While teaching a course on creativity at Parsons, Nussbaum had his students do two important exercises that emphasized the need to see and experience new things.

First, he asked students to take off their headphones while walking around the city, and put away their phones for an hour. New Yorkers know well that all too often pedestrians are prone to be listening to music (or perhaps a podcast) with smartphone in hand as they walk down the street or enter the subway. This is often a mechanism to relax and/or tune out the city’s incessant noise, but Nussbaum argues it’s keeping us from opportunities to engender creativity.

“Look around as you walk, observe people, see what’s different,” he advises, “smell the smells, see what people are wearing, new restaurants, think about it. Be a flaneur.” Even at your office, he continues, take notice of what’s happening, who’s talking to who. “Being mindful about your surroundings helps you be a bit more creative in your life, and to make creative associations with other people.”

Multiple research studies have found a link between travel and creativity.

For another exercise, he asked students to map out a week of their lives—either by writing, drawing, or taking photos—in order to document what they do on an hourly basis over the course of seven days. They were then told to hand the records to a friend and ask them to analyze them. “You’ll see what is enhancing your creativity, and what is not,” he explains. Most will find that they’ve fallen into static patterns—frequenting the same coffee shop each day, taking the same route to work—and are missing out on opportunities to engage in new experiences.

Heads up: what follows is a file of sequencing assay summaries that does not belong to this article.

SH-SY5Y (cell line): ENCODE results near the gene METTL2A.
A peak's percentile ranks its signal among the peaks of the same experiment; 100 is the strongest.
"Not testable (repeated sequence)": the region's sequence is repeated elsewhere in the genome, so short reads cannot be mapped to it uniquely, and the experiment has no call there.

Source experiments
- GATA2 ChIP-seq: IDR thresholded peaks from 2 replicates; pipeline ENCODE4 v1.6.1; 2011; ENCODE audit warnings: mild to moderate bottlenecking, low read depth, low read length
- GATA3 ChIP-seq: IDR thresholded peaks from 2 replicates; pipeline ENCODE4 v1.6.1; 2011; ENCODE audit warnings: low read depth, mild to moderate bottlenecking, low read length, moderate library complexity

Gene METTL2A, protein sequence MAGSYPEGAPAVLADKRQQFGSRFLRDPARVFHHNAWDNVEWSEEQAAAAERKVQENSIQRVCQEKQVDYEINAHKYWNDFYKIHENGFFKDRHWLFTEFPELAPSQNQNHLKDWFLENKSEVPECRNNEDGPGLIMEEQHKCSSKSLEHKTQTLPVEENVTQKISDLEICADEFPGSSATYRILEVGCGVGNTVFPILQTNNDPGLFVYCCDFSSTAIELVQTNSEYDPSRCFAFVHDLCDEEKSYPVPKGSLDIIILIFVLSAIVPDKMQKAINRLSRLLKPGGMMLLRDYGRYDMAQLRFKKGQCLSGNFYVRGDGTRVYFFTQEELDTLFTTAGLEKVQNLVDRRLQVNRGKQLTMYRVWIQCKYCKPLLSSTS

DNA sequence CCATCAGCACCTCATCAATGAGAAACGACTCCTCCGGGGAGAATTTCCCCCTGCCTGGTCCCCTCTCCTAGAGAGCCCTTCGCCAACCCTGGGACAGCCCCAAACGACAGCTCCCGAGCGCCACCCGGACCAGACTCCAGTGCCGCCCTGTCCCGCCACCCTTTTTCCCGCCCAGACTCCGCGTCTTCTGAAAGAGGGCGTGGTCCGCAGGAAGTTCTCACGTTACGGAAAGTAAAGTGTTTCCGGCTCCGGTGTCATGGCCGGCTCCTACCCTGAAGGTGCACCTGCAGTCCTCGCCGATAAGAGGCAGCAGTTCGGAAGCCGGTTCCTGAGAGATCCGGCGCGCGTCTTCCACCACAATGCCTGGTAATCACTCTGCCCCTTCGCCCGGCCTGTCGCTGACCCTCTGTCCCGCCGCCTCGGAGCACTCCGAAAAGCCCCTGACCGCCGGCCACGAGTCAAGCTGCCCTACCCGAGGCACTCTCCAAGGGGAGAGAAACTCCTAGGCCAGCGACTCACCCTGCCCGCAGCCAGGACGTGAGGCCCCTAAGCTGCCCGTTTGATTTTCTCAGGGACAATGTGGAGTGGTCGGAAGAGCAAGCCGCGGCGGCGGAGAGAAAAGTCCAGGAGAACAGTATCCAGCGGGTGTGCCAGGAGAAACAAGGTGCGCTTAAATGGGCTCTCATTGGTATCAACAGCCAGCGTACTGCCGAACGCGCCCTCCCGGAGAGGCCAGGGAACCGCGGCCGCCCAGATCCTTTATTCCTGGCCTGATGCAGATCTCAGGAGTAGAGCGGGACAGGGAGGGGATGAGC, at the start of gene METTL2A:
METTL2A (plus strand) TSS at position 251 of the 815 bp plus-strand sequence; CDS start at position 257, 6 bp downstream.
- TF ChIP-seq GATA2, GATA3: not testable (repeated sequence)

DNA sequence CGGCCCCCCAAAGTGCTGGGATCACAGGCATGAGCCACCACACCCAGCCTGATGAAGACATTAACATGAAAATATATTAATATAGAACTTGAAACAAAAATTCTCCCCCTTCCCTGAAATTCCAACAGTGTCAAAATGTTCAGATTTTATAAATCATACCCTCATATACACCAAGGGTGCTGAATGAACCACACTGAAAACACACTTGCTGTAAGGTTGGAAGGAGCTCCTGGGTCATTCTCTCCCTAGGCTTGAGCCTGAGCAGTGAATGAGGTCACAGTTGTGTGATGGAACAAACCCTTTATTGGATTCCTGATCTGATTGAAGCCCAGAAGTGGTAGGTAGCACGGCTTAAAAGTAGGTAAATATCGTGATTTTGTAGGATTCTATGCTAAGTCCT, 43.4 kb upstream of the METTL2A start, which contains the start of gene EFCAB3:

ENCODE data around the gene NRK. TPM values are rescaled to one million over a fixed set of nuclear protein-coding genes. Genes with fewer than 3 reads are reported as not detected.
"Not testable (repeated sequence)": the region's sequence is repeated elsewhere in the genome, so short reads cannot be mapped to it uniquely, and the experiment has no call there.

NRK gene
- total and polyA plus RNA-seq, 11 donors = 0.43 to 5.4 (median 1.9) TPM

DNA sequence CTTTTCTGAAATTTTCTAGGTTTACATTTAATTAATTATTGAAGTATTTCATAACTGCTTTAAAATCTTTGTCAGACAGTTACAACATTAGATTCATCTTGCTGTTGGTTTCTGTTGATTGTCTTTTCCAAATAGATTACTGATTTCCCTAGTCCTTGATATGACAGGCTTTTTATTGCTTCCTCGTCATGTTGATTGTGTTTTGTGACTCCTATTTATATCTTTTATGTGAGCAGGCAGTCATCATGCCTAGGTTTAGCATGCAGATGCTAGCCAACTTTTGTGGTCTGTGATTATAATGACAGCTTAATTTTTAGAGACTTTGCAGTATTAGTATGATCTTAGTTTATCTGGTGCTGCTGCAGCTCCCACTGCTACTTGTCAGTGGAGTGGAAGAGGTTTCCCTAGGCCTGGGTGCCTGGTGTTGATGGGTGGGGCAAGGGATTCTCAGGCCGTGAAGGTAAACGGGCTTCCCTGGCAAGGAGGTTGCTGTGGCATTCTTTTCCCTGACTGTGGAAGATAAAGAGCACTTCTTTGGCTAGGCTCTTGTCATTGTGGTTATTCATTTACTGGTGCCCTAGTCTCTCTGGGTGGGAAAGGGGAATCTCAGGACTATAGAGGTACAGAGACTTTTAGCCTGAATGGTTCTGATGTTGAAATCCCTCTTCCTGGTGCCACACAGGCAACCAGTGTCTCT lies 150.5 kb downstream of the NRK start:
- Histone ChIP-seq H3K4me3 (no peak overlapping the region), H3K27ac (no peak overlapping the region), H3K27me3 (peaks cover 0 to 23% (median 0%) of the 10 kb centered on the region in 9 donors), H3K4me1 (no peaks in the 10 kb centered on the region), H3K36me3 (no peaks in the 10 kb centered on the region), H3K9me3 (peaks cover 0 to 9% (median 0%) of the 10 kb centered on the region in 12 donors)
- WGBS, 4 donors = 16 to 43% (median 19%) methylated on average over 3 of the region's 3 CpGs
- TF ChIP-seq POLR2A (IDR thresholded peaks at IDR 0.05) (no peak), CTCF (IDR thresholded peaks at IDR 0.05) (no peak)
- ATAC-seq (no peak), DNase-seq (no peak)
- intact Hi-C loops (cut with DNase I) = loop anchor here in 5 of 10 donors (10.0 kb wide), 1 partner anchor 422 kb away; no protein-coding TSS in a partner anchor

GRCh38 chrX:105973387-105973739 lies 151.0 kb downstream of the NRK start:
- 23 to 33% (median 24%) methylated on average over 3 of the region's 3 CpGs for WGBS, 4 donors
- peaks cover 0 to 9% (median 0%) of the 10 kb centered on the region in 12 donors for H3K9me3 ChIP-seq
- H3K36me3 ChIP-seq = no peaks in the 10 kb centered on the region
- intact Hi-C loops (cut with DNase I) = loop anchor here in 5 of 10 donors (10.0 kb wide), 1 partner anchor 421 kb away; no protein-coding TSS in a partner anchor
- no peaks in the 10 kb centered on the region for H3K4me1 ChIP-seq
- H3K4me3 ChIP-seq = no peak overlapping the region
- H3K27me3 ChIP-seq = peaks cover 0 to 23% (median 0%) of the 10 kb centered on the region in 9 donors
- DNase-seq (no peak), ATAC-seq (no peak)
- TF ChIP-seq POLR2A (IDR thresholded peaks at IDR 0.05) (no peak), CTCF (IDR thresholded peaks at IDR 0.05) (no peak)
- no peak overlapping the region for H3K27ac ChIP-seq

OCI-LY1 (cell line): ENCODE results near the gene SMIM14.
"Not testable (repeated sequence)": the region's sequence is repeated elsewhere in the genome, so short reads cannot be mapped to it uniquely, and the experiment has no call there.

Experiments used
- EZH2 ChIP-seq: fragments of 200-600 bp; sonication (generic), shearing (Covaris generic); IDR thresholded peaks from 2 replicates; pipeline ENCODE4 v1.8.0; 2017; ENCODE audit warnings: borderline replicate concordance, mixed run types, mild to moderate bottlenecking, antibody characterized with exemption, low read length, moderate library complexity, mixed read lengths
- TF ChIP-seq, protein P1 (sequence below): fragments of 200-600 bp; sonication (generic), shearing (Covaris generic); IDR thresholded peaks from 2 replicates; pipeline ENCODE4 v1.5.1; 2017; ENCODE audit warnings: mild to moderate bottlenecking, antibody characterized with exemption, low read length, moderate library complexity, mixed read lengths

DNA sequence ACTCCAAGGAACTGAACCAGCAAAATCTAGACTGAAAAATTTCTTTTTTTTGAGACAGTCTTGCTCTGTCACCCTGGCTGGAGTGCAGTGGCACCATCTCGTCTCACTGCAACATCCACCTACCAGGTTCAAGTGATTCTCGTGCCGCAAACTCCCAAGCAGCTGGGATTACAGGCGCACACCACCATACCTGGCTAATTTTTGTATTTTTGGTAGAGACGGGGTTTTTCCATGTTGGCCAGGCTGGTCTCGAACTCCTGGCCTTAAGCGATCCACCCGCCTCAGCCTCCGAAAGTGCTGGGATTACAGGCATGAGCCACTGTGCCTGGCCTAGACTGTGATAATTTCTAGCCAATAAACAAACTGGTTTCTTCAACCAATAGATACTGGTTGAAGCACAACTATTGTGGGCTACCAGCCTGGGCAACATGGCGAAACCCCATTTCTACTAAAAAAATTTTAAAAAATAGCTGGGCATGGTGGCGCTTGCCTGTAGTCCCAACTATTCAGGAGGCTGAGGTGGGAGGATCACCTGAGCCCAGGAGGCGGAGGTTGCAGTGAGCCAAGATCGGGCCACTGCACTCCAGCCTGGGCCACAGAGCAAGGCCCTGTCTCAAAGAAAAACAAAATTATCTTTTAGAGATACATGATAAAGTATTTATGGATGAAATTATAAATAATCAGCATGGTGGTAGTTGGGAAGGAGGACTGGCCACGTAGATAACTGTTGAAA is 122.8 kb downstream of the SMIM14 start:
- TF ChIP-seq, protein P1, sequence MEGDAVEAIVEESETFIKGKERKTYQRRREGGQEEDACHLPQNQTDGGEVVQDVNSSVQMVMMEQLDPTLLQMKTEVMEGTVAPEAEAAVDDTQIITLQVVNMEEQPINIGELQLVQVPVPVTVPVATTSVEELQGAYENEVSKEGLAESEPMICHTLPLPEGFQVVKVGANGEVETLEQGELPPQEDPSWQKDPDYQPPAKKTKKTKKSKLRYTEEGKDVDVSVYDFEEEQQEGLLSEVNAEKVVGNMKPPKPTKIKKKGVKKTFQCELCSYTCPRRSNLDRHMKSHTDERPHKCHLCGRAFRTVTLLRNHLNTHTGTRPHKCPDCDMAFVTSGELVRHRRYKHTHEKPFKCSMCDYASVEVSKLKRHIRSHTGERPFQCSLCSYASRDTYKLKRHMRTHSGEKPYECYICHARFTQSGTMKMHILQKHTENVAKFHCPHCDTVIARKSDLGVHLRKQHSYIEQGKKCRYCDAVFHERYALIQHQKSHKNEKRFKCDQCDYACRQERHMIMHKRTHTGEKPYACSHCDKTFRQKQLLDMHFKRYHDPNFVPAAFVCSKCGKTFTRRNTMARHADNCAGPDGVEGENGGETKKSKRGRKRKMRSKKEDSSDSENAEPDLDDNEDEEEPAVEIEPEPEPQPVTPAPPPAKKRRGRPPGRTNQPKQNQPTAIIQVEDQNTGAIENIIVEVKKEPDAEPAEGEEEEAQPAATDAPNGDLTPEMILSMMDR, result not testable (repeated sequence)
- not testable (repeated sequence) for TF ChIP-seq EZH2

Research has also found that spending time outdoors is beneficial to creativity. An April 2012 study conducted by the University of Kansas found that spending time in nature improved cognitive function, including a 50% boost in creativity.

On a more local level, Nussbaum encourages tapping into local cultural events, and taking time each week to look up new shows, events, or even restaurants opening—all ripe opportunities for stimulation.

Take Care of Yourself

If you were to throw a stone into a crowd of creative professionals today, you’d be more likely than not to hit someone who meditates or does yoga (if not both).

“This culture of meditation—taking time out, slowing down, having a quiet mind—is very linked to creativity,” Barron says, “because what it’s doing is creating an inward solace, whereas a lot of our time is spent in an outward space, responding to what’s coming at us, like our inbox.” She says that even 20 minutes of meditation or quiet time per day can help you put yourself in a state of mind for creativity to flourish—for example, a mindset where you’re primed to ask questions or come up with solutions.